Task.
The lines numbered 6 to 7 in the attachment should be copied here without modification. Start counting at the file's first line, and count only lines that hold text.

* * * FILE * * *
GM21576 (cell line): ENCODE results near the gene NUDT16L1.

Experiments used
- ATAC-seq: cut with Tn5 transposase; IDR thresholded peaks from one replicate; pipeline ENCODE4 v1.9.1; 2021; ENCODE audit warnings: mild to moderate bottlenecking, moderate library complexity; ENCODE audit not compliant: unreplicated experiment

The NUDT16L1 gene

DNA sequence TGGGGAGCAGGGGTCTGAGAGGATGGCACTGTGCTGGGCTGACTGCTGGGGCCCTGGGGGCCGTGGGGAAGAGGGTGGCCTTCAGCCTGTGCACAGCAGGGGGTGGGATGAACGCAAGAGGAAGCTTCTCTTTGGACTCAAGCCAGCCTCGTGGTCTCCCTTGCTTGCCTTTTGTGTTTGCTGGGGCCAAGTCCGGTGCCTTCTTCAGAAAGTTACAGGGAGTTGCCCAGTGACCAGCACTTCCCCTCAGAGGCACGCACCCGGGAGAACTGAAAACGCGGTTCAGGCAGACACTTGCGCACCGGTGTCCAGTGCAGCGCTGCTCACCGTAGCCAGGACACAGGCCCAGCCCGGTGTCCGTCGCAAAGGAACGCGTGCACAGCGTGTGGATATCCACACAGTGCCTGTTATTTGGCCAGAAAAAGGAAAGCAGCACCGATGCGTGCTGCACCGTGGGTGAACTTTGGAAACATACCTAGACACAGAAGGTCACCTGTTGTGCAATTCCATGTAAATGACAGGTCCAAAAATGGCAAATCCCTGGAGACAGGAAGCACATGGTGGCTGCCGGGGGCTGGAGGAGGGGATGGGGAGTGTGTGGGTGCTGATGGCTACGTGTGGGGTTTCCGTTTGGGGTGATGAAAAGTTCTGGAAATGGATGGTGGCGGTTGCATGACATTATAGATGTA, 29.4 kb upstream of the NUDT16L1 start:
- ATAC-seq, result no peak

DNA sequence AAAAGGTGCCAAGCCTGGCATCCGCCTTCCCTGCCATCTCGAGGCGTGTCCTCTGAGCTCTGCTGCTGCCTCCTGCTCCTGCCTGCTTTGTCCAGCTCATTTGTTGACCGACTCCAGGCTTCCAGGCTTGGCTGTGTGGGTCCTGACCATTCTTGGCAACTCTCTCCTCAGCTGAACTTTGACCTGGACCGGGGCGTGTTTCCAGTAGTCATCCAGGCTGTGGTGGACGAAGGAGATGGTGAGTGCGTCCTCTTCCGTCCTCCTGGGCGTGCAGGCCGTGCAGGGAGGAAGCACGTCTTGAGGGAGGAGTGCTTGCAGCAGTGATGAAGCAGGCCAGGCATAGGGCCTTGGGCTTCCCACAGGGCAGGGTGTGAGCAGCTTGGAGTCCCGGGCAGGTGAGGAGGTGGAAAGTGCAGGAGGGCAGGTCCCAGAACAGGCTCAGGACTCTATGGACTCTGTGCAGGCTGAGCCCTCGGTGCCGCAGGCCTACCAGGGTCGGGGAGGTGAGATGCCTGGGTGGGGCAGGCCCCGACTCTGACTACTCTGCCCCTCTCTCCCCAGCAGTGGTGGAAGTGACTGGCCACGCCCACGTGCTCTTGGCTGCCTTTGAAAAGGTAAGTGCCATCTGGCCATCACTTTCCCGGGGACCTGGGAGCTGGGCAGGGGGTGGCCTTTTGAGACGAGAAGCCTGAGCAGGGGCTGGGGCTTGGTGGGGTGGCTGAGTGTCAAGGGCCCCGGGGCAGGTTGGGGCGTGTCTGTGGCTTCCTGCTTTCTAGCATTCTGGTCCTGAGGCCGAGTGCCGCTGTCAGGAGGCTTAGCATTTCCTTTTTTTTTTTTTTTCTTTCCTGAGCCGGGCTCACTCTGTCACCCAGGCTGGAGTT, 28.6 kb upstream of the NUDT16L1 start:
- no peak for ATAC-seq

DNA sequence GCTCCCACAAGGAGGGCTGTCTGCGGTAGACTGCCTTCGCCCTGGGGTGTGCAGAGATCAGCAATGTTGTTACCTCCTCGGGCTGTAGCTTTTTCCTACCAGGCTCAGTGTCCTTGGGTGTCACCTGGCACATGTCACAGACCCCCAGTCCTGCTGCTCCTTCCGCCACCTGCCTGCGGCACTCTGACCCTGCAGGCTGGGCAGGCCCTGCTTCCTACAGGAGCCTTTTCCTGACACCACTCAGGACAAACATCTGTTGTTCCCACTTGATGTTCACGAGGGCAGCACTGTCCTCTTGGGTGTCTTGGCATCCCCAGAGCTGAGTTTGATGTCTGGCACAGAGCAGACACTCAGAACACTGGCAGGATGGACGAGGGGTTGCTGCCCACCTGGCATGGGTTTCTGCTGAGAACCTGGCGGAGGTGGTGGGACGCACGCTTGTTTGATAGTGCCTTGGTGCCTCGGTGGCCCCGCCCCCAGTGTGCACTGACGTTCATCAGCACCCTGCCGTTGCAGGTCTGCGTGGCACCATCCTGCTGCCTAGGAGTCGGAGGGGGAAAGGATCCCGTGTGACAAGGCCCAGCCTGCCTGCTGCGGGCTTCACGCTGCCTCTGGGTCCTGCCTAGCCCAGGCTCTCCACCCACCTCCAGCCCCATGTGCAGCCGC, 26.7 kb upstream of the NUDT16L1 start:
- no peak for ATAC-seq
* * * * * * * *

- ATAC-seq, result no peak

DNA sequence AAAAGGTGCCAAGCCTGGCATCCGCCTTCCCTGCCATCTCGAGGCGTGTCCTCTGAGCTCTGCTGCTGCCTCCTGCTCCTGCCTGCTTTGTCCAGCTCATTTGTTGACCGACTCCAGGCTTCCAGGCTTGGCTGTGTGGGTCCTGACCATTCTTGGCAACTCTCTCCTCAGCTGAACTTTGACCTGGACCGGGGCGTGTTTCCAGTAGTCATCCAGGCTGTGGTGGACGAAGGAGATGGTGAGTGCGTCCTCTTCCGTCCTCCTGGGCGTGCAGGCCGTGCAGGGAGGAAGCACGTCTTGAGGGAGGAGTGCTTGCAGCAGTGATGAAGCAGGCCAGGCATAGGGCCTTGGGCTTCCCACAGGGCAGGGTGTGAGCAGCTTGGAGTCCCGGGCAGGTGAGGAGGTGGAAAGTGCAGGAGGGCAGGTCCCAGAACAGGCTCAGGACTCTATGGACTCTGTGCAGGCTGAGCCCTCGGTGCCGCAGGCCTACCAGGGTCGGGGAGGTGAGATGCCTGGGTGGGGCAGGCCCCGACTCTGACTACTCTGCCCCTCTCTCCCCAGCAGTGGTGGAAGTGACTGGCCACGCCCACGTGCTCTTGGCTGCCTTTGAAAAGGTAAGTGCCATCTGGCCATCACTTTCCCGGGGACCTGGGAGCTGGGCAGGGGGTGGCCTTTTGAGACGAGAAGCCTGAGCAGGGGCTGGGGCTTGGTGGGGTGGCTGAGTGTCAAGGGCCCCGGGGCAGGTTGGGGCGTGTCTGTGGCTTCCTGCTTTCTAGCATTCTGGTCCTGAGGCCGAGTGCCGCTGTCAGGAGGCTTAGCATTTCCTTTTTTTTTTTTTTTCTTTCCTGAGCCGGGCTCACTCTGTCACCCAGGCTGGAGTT, 28.6 kb upstream of the NUDT16L1 start: